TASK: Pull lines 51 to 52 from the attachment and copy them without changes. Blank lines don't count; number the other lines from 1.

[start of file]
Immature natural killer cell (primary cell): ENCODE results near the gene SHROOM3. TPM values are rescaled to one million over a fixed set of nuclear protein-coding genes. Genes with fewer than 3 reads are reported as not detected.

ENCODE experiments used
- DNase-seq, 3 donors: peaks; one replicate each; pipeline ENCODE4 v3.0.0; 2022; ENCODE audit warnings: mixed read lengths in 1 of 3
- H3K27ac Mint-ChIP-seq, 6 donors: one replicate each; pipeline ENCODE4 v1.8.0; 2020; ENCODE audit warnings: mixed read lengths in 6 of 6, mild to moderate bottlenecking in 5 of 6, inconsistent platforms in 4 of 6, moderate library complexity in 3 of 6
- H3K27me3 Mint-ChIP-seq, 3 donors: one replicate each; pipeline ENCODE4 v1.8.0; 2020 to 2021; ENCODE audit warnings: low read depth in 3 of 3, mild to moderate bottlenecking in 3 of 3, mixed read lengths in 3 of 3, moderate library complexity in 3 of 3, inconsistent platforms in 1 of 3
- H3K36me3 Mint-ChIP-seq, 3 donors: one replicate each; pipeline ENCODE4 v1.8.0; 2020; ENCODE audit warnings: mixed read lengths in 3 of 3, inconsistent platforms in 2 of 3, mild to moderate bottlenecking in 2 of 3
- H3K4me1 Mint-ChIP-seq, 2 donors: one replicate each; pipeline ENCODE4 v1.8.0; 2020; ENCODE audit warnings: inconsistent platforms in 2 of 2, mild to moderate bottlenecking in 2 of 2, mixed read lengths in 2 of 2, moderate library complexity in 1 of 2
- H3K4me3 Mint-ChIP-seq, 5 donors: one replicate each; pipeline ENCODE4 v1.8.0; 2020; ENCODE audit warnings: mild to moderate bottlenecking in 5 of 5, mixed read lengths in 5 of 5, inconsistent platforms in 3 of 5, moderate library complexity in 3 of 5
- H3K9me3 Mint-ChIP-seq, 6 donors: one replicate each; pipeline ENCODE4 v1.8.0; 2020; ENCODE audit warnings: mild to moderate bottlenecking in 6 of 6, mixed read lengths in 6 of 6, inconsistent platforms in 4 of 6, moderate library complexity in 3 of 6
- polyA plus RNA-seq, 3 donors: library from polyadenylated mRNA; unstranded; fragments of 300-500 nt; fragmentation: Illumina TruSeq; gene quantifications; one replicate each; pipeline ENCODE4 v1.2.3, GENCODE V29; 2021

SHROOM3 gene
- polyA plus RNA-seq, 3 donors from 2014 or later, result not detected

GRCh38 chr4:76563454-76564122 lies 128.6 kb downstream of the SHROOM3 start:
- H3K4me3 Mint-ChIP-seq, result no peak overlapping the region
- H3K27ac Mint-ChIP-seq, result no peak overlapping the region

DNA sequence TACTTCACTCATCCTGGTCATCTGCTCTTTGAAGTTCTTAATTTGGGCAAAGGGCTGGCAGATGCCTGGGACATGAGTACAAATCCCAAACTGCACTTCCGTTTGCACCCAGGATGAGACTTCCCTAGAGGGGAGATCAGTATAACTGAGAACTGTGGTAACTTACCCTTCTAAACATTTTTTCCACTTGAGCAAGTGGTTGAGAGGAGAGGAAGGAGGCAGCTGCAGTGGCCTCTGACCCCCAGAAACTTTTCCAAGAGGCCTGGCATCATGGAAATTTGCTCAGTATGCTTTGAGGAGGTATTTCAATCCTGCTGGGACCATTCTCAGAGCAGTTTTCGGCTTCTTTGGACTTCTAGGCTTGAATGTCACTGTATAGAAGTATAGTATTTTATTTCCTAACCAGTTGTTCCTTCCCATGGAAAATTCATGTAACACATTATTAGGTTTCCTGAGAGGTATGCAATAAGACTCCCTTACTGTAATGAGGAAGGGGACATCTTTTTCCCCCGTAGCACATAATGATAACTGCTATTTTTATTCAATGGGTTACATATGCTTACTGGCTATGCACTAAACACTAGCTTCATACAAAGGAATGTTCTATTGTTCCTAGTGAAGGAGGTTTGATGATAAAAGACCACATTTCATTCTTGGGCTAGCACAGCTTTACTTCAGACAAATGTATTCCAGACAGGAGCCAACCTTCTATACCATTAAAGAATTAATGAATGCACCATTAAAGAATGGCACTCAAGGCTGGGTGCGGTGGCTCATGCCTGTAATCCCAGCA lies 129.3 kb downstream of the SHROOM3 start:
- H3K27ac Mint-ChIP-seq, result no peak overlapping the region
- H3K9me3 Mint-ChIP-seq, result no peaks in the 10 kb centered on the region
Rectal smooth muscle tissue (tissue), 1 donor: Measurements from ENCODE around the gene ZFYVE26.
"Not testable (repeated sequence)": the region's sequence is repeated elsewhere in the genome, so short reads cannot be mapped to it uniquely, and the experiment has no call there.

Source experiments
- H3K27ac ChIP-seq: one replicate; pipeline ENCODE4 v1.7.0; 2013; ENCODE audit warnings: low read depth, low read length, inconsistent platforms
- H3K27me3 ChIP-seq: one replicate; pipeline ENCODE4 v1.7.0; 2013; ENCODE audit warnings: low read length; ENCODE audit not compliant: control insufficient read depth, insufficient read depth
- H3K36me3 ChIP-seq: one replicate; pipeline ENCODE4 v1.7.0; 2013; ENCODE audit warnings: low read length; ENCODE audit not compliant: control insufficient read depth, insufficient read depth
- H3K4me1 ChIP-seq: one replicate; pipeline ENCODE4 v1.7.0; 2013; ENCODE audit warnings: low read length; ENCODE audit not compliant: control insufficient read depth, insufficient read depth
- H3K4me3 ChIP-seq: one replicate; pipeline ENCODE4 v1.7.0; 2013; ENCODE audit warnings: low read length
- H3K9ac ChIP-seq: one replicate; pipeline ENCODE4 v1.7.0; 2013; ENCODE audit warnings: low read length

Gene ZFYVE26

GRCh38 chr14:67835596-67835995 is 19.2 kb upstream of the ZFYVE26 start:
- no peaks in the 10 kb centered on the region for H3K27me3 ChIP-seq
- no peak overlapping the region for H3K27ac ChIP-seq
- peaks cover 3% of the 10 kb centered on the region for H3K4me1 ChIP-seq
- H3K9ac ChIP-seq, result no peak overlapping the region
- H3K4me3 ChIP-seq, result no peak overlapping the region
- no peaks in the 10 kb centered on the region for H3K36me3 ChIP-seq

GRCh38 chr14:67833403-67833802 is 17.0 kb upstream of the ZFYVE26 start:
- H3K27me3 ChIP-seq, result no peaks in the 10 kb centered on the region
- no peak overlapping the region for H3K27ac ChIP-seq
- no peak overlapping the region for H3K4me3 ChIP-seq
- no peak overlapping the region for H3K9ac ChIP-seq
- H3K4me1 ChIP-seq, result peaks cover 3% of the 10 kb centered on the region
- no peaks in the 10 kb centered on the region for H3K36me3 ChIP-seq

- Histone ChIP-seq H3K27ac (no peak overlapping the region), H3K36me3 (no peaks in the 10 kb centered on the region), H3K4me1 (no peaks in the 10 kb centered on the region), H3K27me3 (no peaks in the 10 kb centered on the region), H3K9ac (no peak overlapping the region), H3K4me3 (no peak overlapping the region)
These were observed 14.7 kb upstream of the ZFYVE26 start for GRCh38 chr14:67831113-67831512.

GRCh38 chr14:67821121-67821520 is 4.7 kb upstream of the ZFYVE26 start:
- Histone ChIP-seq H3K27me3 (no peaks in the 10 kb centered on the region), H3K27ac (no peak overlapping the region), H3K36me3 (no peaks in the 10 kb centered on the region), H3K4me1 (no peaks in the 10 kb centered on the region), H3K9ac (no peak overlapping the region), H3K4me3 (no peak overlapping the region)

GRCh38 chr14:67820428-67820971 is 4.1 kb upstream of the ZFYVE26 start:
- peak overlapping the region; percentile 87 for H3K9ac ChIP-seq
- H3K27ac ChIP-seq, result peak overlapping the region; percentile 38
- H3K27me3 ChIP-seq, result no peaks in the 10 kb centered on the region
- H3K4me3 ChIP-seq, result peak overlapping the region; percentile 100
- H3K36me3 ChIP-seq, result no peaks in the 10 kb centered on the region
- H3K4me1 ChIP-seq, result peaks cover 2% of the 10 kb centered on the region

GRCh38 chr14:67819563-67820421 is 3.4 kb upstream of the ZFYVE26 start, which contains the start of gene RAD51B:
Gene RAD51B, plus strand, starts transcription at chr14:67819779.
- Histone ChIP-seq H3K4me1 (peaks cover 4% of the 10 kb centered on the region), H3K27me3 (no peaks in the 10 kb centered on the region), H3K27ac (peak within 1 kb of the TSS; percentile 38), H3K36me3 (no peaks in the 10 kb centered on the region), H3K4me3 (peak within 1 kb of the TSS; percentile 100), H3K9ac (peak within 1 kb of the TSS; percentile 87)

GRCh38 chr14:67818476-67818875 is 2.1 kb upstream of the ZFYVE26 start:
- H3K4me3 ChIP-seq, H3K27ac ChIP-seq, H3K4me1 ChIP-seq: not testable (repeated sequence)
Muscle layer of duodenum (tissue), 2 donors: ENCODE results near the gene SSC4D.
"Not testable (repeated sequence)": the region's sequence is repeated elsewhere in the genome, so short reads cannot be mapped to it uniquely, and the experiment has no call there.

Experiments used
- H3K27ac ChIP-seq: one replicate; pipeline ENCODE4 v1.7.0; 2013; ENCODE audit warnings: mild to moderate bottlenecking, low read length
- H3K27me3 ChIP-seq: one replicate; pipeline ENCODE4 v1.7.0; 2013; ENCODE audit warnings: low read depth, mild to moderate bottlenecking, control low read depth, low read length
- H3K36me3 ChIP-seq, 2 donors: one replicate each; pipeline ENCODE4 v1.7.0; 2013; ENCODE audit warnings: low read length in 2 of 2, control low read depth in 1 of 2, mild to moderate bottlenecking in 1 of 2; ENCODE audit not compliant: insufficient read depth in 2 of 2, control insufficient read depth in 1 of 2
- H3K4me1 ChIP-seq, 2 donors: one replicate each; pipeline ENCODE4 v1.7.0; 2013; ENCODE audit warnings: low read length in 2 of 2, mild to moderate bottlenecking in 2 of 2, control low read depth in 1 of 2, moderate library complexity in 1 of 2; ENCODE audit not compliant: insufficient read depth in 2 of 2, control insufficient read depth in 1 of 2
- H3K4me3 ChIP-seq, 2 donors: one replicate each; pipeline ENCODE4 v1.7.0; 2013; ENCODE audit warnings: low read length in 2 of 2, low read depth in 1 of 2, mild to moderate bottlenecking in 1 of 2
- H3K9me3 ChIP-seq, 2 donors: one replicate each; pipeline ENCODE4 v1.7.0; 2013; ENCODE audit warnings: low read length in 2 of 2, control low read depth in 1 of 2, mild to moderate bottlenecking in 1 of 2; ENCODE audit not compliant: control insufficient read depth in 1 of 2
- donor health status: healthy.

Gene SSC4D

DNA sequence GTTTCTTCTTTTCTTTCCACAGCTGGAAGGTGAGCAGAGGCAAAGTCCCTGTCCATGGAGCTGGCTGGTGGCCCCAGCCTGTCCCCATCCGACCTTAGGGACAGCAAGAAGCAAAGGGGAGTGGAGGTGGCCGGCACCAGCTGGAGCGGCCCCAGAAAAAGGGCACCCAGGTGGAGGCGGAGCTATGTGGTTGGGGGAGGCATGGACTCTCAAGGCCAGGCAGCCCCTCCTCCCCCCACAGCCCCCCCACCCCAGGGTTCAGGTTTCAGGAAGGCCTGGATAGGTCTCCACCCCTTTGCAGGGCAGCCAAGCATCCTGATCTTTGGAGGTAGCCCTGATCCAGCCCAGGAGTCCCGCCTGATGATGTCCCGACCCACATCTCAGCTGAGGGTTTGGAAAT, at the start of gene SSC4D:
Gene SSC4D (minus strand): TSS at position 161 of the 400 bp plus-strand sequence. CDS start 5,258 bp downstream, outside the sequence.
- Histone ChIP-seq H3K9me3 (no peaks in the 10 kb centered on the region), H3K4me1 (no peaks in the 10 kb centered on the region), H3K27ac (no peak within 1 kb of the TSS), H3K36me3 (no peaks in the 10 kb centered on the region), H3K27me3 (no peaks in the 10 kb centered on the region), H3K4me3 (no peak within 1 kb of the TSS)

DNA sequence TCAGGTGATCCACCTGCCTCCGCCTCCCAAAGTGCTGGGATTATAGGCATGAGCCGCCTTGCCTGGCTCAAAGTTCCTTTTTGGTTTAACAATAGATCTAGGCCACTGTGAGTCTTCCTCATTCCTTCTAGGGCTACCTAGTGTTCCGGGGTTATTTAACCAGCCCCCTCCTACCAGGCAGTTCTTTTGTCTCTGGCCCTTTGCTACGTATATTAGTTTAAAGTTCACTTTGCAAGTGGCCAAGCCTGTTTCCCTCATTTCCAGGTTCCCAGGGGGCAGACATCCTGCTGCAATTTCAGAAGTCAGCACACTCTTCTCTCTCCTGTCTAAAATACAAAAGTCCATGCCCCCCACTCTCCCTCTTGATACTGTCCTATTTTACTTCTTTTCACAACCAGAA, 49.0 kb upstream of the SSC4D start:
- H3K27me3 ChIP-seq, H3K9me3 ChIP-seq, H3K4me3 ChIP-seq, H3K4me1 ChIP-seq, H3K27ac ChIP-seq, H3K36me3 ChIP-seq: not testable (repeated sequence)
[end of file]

- H3K4me3 ChIP-seq, result peak overlapping the region; percentile 100
- H3K36me3 ChIP-seq, result no peaks in the 10 kb centered on the region